FME there is no rule or scientific explainations who should use which string, racket, tension and who not. If you play alot at tournaments, you have often time to observe other players at your own level and below and above and you will always find a bunch of exceptions and reason why a player with a short swing, decent technique and aggressive play use a Nanoray Glanz and you will also find a defensive player who uses a VTZFII. People are different, likings are different and maybe it works for you and maybe not.
     
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  5. dave010

    dave010 Regular Member

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    I'd like to add that not everything can be measured in badminton. For example, my DZS and N99 weigh the same with identical balance point, but I would tell you the N99 is vastly superior. Ask someone else though, and they'd tell you the exact opposite. I play with both the 3U ZF2 and the N99 and enjoying both despite the huge differences in balance and flex. Instead of over analyzing things, pick the one that feels best to you and remember to have fun! :)
     
  6. Abu Tanki

    Abu Tanki Regular Member

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    I'd say what you've said are very good thoughts. Stiff rackets are more powerful if you have the technique to use them.

    Sent from my SM-J500FN using Tapatalk
     
  7. Maklike Tier

    Maklike Tier Regular Member

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    "I feel like flexible rackets are more forgiving and easy to use, but that a person should be using the stiffest racket they can bend with their swing in order to maximize control and power."

    This.
     
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  8. LordGopu

    LordGopu Regular Member

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    I agree that it's likely impossible to give specific balance points or exact tensions (beyond general advice like keep tensions near 20lbs for beginners, and go up from there as you feel comfortable). I absolutely agree that there's no way to know someone's exact needs.

    Although I agree that the best way is to experiment with different combinations of rackets, strings, etc..., the reality is that not everyone can do that (no rental places, limits as to what you can do with rentals ie. not changing the strings, whatever). It's also costly and time consuming to do things through trial an error. Being able to have a good starting point (like what rackets are recommended for different disciplines or level of play) can help narrow down your choices or at least point you in the right direction.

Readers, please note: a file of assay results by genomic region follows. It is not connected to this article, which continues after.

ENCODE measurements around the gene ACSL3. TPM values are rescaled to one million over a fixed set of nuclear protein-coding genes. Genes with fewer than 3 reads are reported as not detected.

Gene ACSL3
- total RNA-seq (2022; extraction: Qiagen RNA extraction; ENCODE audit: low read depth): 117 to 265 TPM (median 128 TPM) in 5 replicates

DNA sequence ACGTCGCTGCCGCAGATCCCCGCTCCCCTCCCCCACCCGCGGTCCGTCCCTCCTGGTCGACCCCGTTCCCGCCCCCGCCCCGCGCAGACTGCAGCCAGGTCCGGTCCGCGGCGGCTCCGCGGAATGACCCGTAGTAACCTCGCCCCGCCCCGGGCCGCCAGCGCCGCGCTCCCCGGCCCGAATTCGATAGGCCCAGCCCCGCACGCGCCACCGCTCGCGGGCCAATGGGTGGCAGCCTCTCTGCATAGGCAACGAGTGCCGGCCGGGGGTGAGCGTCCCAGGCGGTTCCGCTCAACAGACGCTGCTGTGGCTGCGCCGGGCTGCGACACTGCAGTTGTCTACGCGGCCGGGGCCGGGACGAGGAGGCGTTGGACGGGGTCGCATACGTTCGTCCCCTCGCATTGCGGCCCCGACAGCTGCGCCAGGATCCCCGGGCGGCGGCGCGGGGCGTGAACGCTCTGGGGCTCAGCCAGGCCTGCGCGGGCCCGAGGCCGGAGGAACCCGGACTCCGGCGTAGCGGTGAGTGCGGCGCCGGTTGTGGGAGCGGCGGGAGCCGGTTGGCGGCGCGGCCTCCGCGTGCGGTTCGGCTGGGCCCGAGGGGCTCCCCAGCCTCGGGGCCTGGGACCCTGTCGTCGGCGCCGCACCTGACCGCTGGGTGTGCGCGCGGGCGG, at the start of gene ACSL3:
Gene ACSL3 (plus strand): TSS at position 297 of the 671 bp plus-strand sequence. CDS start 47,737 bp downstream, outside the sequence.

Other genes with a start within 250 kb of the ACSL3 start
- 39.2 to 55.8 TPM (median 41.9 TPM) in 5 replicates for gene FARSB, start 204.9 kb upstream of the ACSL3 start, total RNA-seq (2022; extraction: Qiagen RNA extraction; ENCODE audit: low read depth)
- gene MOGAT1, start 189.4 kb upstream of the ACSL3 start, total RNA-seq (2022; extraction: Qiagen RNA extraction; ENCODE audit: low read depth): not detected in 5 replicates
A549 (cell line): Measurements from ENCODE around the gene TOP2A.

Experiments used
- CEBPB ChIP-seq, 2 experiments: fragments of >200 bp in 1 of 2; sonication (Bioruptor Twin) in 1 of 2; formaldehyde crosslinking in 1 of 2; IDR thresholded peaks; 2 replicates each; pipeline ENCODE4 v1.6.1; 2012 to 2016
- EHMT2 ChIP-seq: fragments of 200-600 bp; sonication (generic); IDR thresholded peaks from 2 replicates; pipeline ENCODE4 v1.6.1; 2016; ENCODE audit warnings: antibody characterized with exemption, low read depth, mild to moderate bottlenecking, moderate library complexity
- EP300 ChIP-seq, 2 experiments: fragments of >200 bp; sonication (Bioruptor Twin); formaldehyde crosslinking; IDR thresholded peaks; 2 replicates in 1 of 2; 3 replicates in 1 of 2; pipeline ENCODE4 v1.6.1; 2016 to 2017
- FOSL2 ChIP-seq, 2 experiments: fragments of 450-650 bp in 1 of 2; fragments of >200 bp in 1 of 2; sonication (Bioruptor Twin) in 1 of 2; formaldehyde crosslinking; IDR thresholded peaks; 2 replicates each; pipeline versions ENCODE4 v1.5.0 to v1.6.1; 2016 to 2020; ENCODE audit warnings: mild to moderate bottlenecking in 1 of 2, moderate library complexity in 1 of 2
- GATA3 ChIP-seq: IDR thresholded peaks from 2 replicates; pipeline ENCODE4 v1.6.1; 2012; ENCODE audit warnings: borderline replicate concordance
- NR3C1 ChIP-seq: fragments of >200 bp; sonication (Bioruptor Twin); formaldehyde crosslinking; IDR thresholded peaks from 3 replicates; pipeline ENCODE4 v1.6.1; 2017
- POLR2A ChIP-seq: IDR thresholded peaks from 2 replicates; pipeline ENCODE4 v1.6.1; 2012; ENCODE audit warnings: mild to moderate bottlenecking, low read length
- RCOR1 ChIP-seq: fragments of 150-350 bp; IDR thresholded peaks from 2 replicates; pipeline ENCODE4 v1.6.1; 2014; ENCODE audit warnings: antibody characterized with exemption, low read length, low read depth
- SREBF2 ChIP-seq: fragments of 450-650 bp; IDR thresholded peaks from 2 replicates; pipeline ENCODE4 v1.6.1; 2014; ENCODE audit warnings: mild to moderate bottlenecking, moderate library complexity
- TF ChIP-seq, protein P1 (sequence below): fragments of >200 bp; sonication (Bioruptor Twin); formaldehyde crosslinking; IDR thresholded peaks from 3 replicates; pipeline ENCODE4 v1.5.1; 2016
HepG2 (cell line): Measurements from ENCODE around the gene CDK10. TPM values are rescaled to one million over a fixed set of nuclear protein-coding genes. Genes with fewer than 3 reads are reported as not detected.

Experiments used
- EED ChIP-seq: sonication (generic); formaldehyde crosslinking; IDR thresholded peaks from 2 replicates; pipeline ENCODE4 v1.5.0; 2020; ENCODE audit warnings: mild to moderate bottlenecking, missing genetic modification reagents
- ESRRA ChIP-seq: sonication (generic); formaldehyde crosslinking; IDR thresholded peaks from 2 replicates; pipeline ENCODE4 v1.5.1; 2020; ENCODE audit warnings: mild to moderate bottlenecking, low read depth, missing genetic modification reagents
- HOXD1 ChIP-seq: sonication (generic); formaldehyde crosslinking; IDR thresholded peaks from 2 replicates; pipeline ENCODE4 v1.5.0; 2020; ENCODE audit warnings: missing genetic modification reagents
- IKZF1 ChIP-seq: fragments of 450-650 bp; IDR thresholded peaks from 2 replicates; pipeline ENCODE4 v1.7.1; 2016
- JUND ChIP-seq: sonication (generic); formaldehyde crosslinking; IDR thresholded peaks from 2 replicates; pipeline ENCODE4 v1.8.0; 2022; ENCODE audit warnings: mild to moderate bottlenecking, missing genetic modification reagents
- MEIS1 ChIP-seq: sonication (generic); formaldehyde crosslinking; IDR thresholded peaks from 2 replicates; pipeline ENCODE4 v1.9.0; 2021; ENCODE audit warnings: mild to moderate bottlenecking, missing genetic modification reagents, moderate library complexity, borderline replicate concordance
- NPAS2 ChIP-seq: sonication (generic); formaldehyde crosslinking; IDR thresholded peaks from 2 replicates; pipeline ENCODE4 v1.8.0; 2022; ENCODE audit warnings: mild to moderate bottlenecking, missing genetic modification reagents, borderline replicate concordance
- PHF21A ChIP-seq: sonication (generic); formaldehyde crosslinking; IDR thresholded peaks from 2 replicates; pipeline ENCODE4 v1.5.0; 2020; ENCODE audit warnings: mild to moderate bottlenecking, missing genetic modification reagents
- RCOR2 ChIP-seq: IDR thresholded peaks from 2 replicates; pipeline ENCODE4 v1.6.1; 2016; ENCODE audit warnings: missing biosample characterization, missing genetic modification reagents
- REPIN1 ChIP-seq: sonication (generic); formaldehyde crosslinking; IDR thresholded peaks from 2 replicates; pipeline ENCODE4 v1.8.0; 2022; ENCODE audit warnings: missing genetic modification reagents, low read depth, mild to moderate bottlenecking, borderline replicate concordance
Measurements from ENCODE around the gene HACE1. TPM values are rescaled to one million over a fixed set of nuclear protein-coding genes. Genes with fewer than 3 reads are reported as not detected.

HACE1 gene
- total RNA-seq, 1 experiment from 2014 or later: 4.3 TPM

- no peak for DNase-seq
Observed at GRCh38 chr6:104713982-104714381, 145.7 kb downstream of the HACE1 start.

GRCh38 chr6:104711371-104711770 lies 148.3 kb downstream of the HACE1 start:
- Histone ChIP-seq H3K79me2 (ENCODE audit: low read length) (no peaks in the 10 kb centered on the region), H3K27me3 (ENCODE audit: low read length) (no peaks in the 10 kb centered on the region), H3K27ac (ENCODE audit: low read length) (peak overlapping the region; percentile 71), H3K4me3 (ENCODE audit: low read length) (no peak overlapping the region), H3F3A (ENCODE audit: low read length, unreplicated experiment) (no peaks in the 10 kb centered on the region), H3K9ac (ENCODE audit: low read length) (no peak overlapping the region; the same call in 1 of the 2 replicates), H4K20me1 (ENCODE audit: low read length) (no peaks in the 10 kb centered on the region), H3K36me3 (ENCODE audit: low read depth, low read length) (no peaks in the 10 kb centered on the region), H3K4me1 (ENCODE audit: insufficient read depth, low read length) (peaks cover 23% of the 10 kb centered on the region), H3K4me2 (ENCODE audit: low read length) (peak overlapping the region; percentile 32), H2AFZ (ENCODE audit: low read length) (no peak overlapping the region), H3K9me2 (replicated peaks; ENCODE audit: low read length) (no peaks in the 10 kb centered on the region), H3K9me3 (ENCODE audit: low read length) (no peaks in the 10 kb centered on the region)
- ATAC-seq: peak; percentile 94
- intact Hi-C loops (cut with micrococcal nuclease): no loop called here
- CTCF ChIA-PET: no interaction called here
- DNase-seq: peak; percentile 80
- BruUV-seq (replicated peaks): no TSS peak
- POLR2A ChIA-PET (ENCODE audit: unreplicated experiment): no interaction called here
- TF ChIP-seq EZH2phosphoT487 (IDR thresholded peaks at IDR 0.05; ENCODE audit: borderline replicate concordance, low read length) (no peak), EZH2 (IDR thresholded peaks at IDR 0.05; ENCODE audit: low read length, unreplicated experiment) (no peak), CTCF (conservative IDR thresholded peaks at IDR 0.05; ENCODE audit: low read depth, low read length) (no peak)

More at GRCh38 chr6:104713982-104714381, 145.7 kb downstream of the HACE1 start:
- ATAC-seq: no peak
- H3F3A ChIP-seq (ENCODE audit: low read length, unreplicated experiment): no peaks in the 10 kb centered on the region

My post was only about understanding how the racket types relate to power generation, especially since most information I see (other than that sticky topic above) makes it sound like stiffer rackets reduce your power but that might just stem from a misunderstanding of what is required of using a stiff racket.
     
  9. Charlie-SWUK

    Charlie-SWUK Regular Member

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    As @ucantseeme says, you can't always draw correlations to skill

    Something I will add is that, in my experience...
    A) Soft/flex rackets with a hard string bed feel very, very weird to use. They just don't feel right.
    B) Your strings and racket should work together, having a ZF2 with 20lbs is unlikely to have a synchronisation between string bending and racket flexing
    C) I find it painful to use very flexible rackets, because you'll feel that when they return to normal, they can go 'passed normal', and that adds strain.
     
  10. Maklike Tier

    Maklike Tier Regular Member

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    No, you were right in your first post. The 'power' in a racket depends largely on your ability to flex the shaft.

    However as with all systems, every part of it contributes so ultimately it comes down to how the racket 'system' works with your own physiology.

    The one caveat I will throw in there however is that the human body is highly adaptive, so given enough time it's possible to play well with almost anything. Will you be playing optimally? Probably not, but for many players it seems, playing with the same (or looks the same) racket as their heroes use is enough of a psychological edge to make up for any shortfalls.
     
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  11. LordGopu

    LordGopu Regular Member

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    I should hope by the time you're using a ZF2 you'd be at a reasonable string tension :p. I can't even play with 20lbs anymore. My shots go so far out it's ridiculous and my net shots bounce way too high. My old stringer screwed up my stringing job once and put like 20lbs when I asked for 24. I now have a new stringer lol.